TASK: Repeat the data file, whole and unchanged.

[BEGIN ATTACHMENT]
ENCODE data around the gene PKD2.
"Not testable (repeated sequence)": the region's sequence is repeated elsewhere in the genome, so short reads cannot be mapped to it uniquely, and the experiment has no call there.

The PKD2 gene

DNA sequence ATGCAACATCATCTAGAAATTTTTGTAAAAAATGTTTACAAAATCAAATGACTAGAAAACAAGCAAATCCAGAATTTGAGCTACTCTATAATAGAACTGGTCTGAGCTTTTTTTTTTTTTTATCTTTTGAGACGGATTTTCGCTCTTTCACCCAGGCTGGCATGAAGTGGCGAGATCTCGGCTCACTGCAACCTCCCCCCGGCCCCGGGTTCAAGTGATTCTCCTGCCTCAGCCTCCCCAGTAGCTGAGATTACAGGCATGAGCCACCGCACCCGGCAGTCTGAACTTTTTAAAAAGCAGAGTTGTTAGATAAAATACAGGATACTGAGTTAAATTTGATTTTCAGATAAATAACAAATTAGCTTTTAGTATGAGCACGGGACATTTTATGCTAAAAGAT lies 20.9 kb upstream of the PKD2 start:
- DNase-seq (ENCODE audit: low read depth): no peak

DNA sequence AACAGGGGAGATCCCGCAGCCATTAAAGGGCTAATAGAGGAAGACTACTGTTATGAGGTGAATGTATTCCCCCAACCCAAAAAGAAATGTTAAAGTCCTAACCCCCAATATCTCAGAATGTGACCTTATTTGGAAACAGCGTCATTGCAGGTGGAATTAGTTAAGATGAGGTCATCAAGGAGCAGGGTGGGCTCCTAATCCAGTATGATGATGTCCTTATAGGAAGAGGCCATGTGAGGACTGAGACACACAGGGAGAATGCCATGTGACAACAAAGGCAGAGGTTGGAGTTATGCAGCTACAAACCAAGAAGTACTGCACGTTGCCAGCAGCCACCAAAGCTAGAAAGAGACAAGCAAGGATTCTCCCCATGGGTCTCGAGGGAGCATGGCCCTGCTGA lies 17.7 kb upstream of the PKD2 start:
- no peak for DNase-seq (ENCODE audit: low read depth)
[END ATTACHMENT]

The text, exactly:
ENCODE data around the gene PKD2.
"Not testable (repeated sequence)": the region's sequence is repeated elsewhere in the genome, so short reads cannot be mapped to it uniquely, and the experiment has no call there.

The PKD2 gene

DNA sequence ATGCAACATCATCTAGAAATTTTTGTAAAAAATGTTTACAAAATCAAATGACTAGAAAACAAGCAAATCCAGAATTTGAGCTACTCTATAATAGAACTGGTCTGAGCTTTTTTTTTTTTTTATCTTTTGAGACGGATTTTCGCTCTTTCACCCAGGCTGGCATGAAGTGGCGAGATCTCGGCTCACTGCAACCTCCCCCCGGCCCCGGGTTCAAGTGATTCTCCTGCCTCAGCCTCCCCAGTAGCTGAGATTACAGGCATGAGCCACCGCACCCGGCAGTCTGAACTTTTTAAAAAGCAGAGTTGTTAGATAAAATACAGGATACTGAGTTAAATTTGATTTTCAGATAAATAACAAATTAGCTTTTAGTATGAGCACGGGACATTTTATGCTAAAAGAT lies 20.9 kb upstream of the PKD2 start:
- DNase-seq (ENCODE audit: low read depth): no peak

DNA sequence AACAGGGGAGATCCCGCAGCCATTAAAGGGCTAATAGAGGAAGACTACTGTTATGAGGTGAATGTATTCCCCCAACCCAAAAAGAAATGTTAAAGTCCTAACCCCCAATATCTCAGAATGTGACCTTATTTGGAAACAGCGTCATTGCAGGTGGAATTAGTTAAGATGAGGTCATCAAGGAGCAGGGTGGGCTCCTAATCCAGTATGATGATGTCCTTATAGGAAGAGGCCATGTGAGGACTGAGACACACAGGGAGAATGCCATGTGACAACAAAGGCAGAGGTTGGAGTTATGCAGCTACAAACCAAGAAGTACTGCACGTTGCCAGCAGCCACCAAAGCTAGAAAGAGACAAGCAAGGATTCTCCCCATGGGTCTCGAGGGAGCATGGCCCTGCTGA lies 17.7 kb upstream of the PKD2 start:
- no peak for DNase-seq (ENCODE audit: low read depth)